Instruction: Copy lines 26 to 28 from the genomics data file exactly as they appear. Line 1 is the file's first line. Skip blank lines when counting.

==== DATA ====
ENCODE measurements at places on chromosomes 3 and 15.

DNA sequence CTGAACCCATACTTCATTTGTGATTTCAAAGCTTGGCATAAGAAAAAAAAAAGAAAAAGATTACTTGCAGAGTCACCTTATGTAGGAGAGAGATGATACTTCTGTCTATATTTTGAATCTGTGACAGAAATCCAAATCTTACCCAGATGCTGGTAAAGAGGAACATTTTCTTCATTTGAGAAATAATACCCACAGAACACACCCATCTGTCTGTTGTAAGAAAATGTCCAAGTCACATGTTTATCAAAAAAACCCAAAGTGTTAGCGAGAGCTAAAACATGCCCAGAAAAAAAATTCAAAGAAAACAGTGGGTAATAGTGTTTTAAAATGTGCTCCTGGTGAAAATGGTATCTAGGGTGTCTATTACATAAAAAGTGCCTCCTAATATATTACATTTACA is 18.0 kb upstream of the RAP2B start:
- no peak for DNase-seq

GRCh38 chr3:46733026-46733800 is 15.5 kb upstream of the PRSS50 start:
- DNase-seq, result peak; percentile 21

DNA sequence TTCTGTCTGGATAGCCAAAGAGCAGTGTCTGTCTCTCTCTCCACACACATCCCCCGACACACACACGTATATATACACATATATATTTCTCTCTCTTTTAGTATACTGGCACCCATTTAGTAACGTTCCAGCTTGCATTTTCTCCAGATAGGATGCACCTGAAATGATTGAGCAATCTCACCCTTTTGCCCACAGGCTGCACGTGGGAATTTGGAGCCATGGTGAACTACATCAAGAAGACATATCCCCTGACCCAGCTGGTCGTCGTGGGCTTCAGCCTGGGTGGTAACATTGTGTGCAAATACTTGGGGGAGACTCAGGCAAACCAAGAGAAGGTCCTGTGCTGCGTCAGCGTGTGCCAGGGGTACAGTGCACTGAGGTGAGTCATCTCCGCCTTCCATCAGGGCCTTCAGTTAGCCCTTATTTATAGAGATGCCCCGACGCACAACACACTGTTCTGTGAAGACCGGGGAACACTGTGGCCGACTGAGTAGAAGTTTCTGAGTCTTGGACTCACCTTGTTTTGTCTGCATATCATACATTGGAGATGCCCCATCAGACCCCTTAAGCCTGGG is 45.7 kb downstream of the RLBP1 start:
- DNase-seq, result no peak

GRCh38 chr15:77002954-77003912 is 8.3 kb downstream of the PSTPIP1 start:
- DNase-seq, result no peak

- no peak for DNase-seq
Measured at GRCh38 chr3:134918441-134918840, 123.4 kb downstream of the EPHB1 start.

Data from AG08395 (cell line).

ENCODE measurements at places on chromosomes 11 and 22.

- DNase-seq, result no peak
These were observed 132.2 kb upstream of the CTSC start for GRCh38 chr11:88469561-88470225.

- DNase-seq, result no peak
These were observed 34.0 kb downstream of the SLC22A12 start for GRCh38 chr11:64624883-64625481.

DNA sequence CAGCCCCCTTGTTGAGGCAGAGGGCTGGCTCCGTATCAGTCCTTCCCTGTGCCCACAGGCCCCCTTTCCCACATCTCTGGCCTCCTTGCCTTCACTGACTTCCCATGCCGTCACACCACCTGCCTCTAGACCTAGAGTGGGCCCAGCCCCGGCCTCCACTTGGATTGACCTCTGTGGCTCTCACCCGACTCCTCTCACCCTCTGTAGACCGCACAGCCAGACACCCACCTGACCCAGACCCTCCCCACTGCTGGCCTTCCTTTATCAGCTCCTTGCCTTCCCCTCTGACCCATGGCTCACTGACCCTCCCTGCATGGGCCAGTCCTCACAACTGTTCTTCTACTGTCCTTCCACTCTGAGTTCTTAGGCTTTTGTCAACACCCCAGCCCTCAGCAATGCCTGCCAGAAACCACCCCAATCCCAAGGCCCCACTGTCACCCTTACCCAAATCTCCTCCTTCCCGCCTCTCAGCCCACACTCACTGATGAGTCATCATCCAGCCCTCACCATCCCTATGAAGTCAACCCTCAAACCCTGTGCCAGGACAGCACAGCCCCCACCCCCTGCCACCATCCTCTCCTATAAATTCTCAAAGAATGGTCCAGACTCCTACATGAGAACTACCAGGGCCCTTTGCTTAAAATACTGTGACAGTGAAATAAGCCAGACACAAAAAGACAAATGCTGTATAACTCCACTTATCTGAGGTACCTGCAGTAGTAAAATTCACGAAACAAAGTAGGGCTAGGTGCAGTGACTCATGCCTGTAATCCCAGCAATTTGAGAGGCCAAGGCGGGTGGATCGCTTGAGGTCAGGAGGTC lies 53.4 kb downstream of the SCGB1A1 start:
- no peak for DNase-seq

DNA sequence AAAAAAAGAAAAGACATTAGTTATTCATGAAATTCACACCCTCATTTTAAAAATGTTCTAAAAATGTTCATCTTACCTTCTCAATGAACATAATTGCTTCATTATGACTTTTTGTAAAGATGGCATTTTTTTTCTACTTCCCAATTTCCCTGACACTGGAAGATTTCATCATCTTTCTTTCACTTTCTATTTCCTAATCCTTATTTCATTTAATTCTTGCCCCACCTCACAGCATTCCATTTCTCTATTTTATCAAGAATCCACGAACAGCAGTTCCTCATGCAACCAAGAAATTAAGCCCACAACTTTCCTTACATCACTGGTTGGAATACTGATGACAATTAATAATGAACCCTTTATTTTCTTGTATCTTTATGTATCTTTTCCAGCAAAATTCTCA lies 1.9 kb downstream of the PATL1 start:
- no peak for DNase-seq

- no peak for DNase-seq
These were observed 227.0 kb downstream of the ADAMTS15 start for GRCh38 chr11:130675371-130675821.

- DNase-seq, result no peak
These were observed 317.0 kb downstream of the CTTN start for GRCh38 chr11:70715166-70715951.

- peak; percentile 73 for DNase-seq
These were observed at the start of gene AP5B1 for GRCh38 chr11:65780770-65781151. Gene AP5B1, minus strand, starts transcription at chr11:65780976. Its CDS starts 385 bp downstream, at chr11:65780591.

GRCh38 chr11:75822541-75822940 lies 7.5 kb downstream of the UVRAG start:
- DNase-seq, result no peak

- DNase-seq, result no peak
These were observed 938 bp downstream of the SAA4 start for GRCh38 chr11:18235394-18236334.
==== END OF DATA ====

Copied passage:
- peak; percentile 73 for DNase-seq
These were observed at the start of gene AP5B1 for GRCh38 chr11:65780770-65781151. Gene AP5B1, minus strand, starts transcription at chr11:65780976. Its CDS starts 385 bp downstream, at chr11:65780591.

GRCh38 chr11:75822541-75822940 lies 7.5 kb downstream of the UVRAG start: